How not to think about music, Part XVII

by Mathew on January 24, 2008 · 22 comments

Sometimes I read something and am rendered speechless — and not in a good way. I had that reaction this morning to a staggeringly dense opinion piece in PC Magazine by Lance Ulanoff, about the “dangers” of DRM-free music, and how this is not only going to cause the ruination of the entire content industry as we know it, but flies in the face of centuries worth of economics. We even get a charming little vignette of Lance talking to his young daughter about bartering, etc.

Lance, who is allegedly editor-in-chief of the PC Magazine network, says the digital content industry is “on the road to ruin,” and that with each step towards removing DRM controls and offering music for free, the music business is “digging itself in deeper.” Lance must be looking at the digging from the opposite side, because to me it sure looks like they are digging themselves out rather than in. Not our Lance though. He says that the digital economy is on the verge of collapse.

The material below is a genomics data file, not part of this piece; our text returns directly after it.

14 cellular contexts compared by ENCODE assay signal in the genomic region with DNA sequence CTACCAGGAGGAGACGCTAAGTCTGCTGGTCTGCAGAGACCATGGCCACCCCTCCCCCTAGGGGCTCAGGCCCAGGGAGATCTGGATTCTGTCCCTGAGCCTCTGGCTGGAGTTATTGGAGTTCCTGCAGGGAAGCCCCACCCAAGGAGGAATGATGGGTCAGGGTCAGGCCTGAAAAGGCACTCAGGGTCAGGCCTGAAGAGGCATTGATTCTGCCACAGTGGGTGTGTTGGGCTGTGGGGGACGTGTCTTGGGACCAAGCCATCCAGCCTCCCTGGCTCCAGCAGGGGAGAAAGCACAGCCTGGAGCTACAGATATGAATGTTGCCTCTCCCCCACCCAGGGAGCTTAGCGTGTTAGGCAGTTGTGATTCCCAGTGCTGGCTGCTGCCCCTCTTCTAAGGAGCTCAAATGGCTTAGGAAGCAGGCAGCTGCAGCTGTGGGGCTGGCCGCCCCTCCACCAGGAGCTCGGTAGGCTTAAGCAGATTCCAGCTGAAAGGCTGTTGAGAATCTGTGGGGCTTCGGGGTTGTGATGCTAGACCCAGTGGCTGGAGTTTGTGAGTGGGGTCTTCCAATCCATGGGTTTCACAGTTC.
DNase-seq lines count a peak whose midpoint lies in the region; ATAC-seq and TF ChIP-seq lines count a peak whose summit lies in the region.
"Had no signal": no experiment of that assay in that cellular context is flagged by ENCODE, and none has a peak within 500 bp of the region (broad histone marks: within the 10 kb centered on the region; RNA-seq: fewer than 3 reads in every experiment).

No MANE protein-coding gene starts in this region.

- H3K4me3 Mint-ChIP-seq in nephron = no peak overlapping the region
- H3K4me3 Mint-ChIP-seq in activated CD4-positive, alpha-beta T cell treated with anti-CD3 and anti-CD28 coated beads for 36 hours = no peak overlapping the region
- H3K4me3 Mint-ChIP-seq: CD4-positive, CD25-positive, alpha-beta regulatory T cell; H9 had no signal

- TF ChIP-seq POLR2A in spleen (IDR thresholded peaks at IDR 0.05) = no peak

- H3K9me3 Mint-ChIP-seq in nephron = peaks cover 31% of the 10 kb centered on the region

As Mike Masnick notes over at Techdirt, the economic “arguments” that Lance puts forward (and I’m using that term very loosely) are completely out to lunch. A lack of DRM controls isn’t making music lose its value — the effects of digitization and the economics of abundance are, as marginal costs of production fall to zero, or close enough to make little difference. Putting DRM controls on music isn’t going to somehow cause value to reappear by magic. Value has moved elsewhere.


This isn’t really relevant, but I can’t help myself: Lance’s article also uses the word “staunch” to mean an attempt to stop the bleeding (metaphorically) in the music industry. The word is “stanch.” Staunch means dependable.

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